Roadside Picnic & Chernobyl

Roadside Picnic & Chernobyl
Image: Andrew Liptak 

A show I recently watched is HBO’s Chernobyl, and I’ve become positively addicted to it. It’s a chilling, 5-episode miniseries about the nuclear disaster at the Vladimir Ilyich Lenin Nuclear Power Plant in 1986, with an interesting take on the disaster: it’s about the events that led up to the disaster, for sure, but it’s also about the layers of lies and deception that was part of Soviet society. After watching the series, I couldn’t help but be reminded of another Russian story: Roadside Picnic by Arkady and Boris Strugatsky.

The brothers are possibly the best-known science fiction writers to come out of the Soviet Union, and published Roadside Picnic in 1972 — well before the Chernobyl disaster. But despite that, there are some parallels to the aftermath of the incident.

The novel opens with an explanation of an event known as “The Visitation.” Earth was visited some sort of extraterrestrial presence at six different locations. Nobody saw the arrival or departures, but they’ve left behind zones that exhibit strange properties and technologies. The book follows a man named Redrick “Red” Schuhart, who’s a Stalker — someone who goes into a zone in the pursuit of technology that he can flip on the black market.

The idea behind the book is that the zones could be thought of as a picnic on the side of the road: you stop your car, get out, eat, then leave, leaving behind a number of items that you might have discarded. The ants on the side of the road can’t comprehend what these items are, and the aliens essentially don’t recognize the ants as anything other than ants.

Writing in the Survey of Science Fiction Literature, Sam J. Lundwall writes that “much of the novel is actually a tale of self-fulfilling prophecies, with the aliens acting as catalysts, untouchable and incomprehensible gods who can only be glimpsed through the effects of their unpredictable litter. This is a rather ironic view of humanity, groveling before the discarded trash of unknown cosmic travelers and finding esoteric meaning in this junk.”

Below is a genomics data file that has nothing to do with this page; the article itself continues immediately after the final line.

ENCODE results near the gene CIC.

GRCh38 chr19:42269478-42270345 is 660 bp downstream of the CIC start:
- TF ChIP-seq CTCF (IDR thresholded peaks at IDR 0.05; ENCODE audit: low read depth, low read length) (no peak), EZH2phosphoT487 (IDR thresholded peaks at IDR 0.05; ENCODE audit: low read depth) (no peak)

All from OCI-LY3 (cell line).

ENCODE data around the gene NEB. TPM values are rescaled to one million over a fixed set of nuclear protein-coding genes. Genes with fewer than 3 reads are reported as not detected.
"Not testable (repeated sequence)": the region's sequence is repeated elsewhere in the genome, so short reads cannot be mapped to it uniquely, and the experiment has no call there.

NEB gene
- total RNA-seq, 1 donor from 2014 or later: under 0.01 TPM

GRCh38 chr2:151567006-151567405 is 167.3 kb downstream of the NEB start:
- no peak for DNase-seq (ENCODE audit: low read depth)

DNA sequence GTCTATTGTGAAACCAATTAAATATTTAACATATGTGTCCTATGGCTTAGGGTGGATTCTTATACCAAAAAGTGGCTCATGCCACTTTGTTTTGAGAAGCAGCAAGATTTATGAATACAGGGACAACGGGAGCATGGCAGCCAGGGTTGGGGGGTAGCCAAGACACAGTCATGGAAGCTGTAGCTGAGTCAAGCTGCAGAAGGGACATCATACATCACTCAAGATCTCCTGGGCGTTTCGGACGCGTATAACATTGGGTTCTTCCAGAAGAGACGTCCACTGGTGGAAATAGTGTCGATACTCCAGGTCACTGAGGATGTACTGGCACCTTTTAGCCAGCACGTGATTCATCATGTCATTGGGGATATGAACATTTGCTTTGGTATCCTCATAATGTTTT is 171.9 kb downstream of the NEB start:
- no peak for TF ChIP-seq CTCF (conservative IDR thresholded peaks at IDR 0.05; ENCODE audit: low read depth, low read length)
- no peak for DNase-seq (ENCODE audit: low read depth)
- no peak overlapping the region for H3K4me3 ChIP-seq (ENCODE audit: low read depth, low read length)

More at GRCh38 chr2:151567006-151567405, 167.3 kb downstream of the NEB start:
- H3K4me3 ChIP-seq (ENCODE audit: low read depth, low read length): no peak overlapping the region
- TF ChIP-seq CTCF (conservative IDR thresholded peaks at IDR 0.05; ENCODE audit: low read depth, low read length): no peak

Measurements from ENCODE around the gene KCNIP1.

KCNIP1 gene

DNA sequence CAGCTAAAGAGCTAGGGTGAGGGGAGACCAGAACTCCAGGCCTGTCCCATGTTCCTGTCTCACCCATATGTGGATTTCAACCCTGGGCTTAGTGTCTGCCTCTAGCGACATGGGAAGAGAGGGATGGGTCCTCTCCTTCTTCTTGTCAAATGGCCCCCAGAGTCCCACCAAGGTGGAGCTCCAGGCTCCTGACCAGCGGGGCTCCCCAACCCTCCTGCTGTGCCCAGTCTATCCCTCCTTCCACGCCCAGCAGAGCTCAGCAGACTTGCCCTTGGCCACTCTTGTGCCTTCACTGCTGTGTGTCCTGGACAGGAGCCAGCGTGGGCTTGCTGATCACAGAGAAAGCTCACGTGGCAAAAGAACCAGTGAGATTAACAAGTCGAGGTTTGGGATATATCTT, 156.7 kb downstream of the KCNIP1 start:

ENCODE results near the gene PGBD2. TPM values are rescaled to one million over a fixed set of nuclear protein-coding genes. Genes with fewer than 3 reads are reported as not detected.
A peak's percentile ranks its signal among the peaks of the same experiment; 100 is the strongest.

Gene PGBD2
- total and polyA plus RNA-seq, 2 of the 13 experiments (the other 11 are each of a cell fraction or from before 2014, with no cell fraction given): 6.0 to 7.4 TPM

The book is a brilliant read, going beyond your typical alien invasion or visitation novel, and over the course of the novel, Red is after an elusive prize: a golden sphere that may or may not exist, but which would grant its user wishes. The zones are dangerous places, and it’s impossible to read the book now and not think of them as being similar to the Chernobyl Exclusion Zone (or the Fukushima Exclusion Zone in Japan, for that matter). The parallels to Chernobyl comes in another way: it’s a window into a very different mindset and vision of what humanity is capable of. Just as Roadside Picnic isn’t your typical alien invasion story, Chernobyl isn’t exactly disaster porn: it’s a fantastic meditation on the value of truth.